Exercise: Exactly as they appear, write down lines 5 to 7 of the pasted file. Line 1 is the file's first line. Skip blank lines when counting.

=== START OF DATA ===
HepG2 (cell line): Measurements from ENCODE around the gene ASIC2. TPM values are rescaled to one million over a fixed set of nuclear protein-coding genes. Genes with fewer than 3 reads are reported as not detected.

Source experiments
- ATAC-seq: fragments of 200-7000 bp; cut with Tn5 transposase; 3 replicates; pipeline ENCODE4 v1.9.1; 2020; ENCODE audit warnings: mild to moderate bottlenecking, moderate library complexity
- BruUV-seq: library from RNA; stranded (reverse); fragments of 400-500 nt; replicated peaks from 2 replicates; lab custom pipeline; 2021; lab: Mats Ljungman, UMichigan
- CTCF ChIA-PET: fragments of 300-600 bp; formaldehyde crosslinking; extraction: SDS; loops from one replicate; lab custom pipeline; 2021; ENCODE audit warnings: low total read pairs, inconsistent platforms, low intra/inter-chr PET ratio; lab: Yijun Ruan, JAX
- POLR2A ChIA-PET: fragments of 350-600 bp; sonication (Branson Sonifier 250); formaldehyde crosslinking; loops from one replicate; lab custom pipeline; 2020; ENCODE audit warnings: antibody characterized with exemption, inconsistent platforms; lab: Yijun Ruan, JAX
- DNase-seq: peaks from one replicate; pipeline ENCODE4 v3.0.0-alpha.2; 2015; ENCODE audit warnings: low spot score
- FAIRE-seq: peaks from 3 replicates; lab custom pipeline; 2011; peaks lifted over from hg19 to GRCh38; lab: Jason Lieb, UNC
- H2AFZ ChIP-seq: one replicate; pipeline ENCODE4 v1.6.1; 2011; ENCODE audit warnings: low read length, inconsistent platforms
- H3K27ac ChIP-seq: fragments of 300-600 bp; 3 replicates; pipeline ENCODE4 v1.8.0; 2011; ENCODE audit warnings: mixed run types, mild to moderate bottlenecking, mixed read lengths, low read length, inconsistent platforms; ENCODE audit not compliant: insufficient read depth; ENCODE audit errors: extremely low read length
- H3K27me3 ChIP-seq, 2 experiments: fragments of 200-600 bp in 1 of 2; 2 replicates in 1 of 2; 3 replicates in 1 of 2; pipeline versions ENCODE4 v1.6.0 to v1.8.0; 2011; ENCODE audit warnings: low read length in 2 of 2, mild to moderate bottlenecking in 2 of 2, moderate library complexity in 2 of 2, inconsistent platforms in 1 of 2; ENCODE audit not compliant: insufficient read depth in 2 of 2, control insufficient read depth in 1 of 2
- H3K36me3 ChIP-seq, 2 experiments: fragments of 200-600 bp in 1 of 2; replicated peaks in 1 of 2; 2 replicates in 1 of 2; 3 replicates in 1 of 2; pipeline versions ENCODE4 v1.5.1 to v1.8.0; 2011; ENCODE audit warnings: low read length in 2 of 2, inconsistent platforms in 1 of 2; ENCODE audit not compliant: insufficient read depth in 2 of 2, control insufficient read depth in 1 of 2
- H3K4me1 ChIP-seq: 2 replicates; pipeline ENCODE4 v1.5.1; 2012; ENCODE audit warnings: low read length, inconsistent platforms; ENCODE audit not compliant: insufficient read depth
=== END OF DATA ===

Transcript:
- CTCF ChIA-PET: fragments of 300-600 bp; formaldehyde crosslinking; extraction: SDS; loops from one replicate; lab custom pipeline; 2021; ENCODE audit warnings: low total read pairs, inconsistent platforms, low intra/inter-chr PET ratio; lab: Yijun Ruan, JAX
- POLR2A ChIA-PET: fragments of 350-600 bp; sonication (Branson Sonifier 250); formaldehyde crosslinking; loops from one replicate; lab custom pipeline; 2020; ENCODE audit warnings: antibody characterized with exemption, inconsistent platforms; lab: Yijun Ruan, JAX
- DNase-seq: peaks from one replicate; pipeline ENCODE4 v3.0.0-alpha.2; 2015; ENCODE audit warnings: low spot score